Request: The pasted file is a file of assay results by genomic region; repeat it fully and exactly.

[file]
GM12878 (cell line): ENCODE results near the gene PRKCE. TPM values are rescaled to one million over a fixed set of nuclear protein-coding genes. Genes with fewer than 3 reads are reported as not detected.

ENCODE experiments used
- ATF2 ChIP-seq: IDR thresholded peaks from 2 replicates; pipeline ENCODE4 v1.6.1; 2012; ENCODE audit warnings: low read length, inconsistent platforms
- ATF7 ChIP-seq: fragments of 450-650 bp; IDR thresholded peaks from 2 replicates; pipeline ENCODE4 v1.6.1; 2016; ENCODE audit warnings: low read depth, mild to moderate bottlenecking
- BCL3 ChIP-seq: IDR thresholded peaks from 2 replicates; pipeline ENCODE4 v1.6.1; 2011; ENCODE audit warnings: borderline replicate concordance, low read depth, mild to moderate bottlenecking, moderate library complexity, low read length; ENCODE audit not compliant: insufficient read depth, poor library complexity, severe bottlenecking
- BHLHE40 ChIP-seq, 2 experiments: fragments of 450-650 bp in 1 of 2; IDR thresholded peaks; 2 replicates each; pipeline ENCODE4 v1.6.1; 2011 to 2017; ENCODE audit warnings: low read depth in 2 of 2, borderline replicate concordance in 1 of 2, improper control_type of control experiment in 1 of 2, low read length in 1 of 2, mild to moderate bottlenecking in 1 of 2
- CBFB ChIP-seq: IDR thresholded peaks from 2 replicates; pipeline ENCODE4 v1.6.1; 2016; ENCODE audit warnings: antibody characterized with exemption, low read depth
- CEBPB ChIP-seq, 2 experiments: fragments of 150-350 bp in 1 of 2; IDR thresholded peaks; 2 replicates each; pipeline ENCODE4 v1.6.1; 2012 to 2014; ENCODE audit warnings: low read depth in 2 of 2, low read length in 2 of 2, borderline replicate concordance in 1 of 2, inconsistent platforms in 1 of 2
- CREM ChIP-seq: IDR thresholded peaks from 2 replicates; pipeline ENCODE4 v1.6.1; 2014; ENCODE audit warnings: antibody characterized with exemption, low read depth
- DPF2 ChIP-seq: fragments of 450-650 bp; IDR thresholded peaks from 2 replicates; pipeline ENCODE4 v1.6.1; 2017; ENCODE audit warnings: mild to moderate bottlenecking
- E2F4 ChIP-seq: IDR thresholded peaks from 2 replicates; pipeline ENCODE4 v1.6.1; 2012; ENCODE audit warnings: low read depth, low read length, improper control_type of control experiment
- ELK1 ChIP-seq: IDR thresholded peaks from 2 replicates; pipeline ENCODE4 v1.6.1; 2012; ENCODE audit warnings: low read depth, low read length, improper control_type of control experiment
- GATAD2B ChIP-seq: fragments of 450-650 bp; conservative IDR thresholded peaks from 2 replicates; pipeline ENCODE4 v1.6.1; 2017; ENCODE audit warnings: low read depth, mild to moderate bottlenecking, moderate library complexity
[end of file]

GM12878 (cell line): ENCODE results near the gene PRKCE. TPM values are rescaled to one million over a fixed set of nuclear protein-coding genes. Genes with fewer than 3 reads are reported as not detected.

ENCODE experiments used
- ATF2 ChIP-seq: IDR thresholded peaks from 2 replicates; pipeline ENCODE4 v1.6.1; 2012; ENCODE audit warnings: low read length, inconsistent platforms
- ATF7 ChIP-seq: fragments of 450-650 bp; IDR thresholded peaks from 2 replicates; pipeline ENCODE4 v1.6.1; 2016; ENCODE audit warnings: low read depth, mild to moderate bottlenecking
- BCL3 ChIP-seq: IDR thresholded peaks from 2 replicates; pipeline ENCODE4 v1.6.1; 2011; ENCODE audit warnings: borderline replicate concordance, low read depth, mild to moderate bottlenecking, moderate library complexity, low read length; ENCODE audit not compliant: insufficient read depth, poor library complexity, severe bottlenecking
- BHLHE40 ChIP-seq, 2 experiments: fragments of 450-650 bp in 1 of 2; IDR thresholded peaks; 2 replicates each; pipeline ENCODE4 v1.6.1; 2011 to 2017; ENCODE audit warnings: low read depth in 2 of 2, borderline replicate concordance in 1 of 2, improper control_type of control experiment in 1 of 2, low read length in 1 of 2, mild to moderate bottlenecking in 1 of 2
- CBFB ChIP-seq: IDR thresholded peaks from 2 replicates; pipeline ENCODE4 v1.6.1; 2016; ENCODE audit warnings: antibody characterized with exemption, low read depth
- CEBPB ChIP-seq, 2 experiments: fragments of 150-350 bp in 1 of 2; IDR thresholded peaks; 2 replicates each; pipeline ENCODE4 v1.6.1; 2012 to 2014; ENCODE audit warnings: low read depth in 2 of 2, low read length in 2 of 2, borderline replicate concordance in 1 of 2, inconsistent platforms in 1 of 2
- CREM ChIP-seq: IDR thresholded peaks from 2 replicates; pipeline ENCODE4 v1.6.1; 2014; ENCODE audit warnings: antibody characterized with exemption, low read depth
- DPF2 ChIP-seq: fragments of 450-650 bp; IDR thresholded peaks from 2 replicates; pipeline ENCODE4 v1.6.1; 2017; ENCODE audit warnings: mild to moderate bottlenecking
- E2F4 ChIP-seq: IDR thresholded peaks from 2 replicates; pipeline ENCODE4 v1.6.1; 2012; ENCODE audit warnings: low read depth, low read length, improper control_type of control experiment
- ELK1 ChIP-seq: IDR thresholded peaks from 2 replicates; pipeline ENCODE4 v1.6.1; 2012; ENCODE audit warnings: low read depth, low read length, improper control_type of control experiment
- GATAD2B ChIP-seq: fragments of 450-650 bp; conservative IDR thresholded peaks from 2 replicates; pipeline ENCODE4 v1.6.1; 2017; ENCODE audit warnings: low read depth, mild to moderate bottlenecking, moderate library complexity